First and foremost, I LOVE Pixar. Ok, no, I ADORE Pixar. I can’t quite remember the moment that I fell in love with them, I think it might have been when my true appreciation of film began around 16. All I know that those films have touched my heart in ways that no other has. ‘Ratatouille’ is my favourite film of theirs and one of my favourite films of all time. Even through the disappointment of a fairly uninspired ‘Cars 2’ and the imperfect ‘Brave’ and ‘Monsters University’ I have been waiting for the moment when they produced more exceptional works that rivals their very best films.
When the reviews of ‘Inside Out’ started flooding in, with unanimous praise, I became fervently excited. On the day it was released in the UK I was finally able to see the film that I knew would be just what I wanted it to be and so I sat down with some friends to watch the latest Pixar “masterpiece”?
1 minute in I had shed a small tear up, laughed and revelled in the beauty of the animation. This is the film I had been waiting for, and more. This is Pixar at it’s highest peak, a peak that they are likely to beat in the future. I loved it. I adored it. I spent the entire running time with a broad smile on my face and by the time the credits rolled I was in no doubt that this was my favourite film of the year, hands down (Sorry ‘Whiplash’).
It’s wonderful to see Pixar returning to creating original stories that challenge both children and adults alike, with a story that is so forward thinking and intelligent that no other film in recent memory has managed to create anything half as good. The simple idea of emotions as characters controlling the life of an 11 year old girl (Riley), as she navigates the perils of moving across the country from her old home. The emotions, Joy, Sadness, Anger, Disgust and Fear are perfectly cast. Amy Poehler as Joy is a more optimistic (if that’s possible) version of Leslie Knope. Phyllis Smith (of The Office US) has the voice and tone down pat whilst Lewis Black (Anger), Bill Hader (Fear) and Mindy Kaling (Disgust) are so perfect as the voices of the Rileys 5 core emotions that you couldn’t possibly see anyone differently in that role (especially Joy and Sadness).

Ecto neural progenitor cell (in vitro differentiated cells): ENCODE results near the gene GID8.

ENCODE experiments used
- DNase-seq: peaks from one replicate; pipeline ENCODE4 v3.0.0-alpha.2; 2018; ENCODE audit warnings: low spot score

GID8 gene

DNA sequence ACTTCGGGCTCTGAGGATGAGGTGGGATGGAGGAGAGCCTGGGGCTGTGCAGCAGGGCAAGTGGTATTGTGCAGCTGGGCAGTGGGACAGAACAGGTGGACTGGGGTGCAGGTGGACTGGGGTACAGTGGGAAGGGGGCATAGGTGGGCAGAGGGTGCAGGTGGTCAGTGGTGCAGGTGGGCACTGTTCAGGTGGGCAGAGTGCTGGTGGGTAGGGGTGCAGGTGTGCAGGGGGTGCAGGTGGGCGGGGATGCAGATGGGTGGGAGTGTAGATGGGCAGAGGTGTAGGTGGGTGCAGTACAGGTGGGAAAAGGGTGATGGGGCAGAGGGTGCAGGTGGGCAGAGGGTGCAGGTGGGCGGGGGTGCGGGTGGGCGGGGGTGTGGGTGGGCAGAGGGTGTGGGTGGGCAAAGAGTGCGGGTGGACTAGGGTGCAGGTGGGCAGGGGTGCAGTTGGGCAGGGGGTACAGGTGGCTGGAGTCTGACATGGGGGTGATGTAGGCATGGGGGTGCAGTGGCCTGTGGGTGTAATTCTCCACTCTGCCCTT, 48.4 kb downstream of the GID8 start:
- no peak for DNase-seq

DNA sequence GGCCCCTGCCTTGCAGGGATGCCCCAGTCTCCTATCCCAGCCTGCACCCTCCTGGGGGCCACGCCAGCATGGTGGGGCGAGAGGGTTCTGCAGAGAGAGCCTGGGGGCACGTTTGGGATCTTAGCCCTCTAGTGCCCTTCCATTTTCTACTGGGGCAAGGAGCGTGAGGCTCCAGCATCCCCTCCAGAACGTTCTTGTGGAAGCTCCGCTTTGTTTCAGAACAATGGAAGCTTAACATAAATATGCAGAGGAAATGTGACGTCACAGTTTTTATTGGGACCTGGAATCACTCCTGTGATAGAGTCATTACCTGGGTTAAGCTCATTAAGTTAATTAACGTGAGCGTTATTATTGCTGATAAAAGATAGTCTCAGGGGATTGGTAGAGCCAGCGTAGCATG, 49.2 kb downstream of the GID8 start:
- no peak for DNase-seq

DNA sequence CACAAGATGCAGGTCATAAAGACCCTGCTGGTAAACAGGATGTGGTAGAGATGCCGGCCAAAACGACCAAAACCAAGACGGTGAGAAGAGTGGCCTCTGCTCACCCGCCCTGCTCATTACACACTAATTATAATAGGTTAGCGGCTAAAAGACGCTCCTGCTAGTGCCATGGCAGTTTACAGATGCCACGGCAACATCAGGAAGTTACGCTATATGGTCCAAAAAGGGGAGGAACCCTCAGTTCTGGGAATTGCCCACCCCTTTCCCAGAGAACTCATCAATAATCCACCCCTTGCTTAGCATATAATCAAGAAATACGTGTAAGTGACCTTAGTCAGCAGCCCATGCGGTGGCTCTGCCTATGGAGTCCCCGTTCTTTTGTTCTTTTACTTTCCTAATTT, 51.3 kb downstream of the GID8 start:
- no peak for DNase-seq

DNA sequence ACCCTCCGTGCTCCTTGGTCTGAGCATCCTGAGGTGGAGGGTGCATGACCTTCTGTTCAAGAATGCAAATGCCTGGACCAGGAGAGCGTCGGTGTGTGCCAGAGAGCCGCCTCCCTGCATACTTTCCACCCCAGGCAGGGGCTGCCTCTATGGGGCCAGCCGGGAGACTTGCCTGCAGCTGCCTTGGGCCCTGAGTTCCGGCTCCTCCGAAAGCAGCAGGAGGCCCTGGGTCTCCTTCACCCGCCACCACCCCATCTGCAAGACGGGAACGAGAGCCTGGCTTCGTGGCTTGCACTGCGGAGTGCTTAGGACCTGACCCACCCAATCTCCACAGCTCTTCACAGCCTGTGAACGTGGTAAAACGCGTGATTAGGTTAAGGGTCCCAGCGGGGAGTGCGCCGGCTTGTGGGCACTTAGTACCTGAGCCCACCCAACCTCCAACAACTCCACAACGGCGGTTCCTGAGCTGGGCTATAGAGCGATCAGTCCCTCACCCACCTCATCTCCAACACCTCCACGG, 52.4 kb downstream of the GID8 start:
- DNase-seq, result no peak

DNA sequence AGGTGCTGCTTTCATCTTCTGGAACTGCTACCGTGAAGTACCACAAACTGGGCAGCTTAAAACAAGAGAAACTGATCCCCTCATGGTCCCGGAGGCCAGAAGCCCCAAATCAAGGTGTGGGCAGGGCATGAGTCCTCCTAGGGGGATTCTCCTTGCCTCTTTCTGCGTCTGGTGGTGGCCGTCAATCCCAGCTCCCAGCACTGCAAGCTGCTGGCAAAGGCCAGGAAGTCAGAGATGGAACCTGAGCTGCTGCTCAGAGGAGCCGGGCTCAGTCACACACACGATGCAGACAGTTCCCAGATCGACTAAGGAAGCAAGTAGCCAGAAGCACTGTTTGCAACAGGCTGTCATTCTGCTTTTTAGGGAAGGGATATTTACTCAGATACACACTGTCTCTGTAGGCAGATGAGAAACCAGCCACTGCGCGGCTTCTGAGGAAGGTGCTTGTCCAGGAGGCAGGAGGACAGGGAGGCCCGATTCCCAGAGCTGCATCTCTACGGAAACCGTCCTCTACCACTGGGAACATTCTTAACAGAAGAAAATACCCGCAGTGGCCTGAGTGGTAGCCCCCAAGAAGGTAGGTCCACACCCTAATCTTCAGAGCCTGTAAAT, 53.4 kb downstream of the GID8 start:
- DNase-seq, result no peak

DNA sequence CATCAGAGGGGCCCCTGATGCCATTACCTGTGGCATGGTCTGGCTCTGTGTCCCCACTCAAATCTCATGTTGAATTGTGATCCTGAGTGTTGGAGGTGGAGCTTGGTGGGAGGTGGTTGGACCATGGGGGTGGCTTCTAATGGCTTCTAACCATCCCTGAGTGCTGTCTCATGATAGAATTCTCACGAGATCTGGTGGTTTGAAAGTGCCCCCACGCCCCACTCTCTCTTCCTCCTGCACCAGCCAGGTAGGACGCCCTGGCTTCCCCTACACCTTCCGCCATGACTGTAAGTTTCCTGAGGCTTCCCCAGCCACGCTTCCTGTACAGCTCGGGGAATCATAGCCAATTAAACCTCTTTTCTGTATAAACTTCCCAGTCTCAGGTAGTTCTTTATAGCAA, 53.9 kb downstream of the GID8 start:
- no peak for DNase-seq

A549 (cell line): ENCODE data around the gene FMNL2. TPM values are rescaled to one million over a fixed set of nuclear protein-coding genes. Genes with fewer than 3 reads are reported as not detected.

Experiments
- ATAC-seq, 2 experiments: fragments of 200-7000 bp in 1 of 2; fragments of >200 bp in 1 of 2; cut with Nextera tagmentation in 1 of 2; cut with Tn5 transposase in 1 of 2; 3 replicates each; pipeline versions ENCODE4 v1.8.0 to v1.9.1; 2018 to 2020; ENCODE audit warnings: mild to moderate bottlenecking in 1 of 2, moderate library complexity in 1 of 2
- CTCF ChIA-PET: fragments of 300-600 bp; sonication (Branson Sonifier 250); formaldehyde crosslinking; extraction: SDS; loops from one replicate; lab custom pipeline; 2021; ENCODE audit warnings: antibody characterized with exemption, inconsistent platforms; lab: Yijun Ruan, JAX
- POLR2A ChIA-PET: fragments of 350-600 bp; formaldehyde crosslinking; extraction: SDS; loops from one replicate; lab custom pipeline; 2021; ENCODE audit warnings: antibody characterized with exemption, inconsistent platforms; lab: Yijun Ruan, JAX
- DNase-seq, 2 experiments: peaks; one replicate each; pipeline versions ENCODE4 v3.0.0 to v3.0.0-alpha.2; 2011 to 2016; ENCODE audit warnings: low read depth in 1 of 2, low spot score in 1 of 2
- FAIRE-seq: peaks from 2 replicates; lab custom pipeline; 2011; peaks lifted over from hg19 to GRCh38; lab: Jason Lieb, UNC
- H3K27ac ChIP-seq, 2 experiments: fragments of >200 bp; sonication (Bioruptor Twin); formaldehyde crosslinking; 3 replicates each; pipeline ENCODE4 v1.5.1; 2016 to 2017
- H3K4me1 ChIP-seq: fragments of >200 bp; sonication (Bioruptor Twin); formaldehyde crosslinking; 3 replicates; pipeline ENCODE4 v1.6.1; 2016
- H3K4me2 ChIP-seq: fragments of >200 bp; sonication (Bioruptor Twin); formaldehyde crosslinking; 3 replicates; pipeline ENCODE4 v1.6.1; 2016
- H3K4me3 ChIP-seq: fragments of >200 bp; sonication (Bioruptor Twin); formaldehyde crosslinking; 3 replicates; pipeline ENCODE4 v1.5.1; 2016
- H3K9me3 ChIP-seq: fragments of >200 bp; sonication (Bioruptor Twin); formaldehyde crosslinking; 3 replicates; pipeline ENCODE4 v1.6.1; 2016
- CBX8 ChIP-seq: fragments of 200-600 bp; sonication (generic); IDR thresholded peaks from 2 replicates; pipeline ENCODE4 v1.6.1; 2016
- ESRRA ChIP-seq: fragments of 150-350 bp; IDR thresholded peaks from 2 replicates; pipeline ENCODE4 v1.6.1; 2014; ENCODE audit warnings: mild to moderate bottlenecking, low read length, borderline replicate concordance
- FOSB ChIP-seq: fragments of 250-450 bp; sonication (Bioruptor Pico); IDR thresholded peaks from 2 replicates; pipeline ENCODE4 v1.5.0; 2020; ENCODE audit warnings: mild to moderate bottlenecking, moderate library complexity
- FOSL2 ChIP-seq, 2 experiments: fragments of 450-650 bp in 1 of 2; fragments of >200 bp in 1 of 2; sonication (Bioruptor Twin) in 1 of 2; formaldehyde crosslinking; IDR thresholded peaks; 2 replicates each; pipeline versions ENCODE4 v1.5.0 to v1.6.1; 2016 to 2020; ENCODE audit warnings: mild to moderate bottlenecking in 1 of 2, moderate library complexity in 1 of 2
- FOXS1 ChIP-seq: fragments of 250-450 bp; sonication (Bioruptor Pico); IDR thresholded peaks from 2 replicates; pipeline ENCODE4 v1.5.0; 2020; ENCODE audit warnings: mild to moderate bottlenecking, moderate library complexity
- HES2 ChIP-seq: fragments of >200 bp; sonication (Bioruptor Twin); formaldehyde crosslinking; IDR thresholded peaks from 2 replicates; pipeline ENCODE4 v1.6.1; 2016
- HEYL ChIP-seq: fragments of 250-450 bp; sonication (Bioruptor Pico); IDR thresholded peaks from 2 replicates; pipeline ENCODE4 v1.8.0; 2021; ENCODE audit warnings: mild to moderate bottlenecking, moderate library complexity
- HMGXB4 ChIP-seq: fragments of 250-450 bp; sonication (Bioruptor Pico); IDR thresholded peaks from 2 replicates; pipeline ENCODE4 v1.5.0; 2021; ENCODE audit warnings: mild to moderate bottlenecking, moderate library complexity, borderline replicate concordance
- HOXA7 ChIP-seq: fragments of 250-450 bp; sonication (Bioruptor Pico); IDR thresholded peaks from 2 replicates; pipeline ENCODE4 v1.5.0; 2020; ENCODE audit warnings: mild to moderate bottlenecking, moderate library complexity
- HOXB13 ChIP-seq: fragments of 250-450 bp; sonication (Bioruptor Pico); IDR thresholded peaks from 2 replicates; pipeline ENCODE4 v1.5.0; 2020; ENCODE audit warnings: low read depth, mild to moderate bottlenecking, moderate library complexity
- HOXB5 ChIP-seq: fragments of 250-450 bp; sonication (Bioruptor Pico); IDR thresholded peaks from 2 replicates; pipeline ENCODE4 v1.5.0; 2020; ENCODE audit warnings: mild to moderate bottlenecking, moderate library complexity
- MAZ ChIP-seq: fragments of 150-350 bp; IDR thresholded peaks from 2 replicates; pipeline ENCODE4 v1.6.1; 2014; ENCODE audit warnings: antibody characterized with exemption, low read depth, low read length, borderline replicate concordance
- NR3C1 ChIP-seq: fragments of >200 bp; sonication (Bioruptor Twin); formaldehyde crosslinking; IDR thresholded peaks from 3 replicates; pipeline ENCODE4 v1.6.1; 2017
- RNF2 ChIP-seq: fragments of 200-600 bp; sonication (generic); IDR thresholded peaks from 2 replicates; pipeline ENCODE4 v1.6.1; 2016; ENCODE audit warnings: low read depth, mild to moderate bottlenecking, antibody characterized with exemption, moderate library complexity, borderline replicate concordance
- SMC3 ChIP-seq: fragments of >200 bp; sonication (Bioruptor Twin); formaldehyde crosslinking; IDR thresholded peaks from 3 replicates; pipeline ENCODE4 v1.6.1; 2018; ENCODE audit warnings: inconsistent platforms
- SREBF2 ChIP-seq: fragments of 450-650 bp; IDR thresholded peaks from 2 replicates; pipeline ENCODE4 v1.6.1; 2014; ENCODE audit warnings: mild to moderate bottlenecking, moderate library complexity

‘Inside Out’ is as funny as any Pixar film, I laughed more times than I could count, from giggles to guffaws and beyond. The stand out for me is Anger as the short tempered fuse that causes many a child hood tantrum. Yet what really stands out is the emotions that the film makes you feel yourself. It made me cry, a lot more than it made me laugh and I felt tears drip down my face as the films most emotional scenes played out. One utter gem of a scene involved Joy on dream duty in Riley’s unconscious mind, ice skating alongside one of her greatest memories to Michael GIacchino’s beautiful score.
It’s a film that has a message, a wonderful message that will resonate with everyone, It’s OK to be SAD, and as with the Toy Story trilogy this is a film about growing up, childhood and what makes people, people. Without wanting to give anything away, ‘Inside Out’ has a powerhouse of brilliant ideas amongst the jubilant emotions and heartbreaking sadnesses, vast canyons of memories, islands of personality and in one bizarre sequence a room of abstract thought are all from the genius that is Pete Docter, Ronaldo Del Carmen, Meg LeFauve and Josh Cooley.
Then there’s the score by the genius Michael Giacchino who has composed scores for some of my favourite films and TV shows (Ratatouille, Lost and even this years Jurassic World) and this is no exception. His score for ‘Inside Out’ is beautiful with a theme as wonderful as ‘Married Life’ from ‘UP’, the scene that brought people to tears in under 5 minutes (made by his love and death theme).
There’s nothing I don’t love about this film. It’s everything I wanted and more and took my breath away. I’ve only seen it once but I’m going to see it again and again.
Rating: A 10/10
The short film ‘Lava’ that came before it was also wonderful. I loved the Hawaiian theme and music and the animation was stunningly rendered.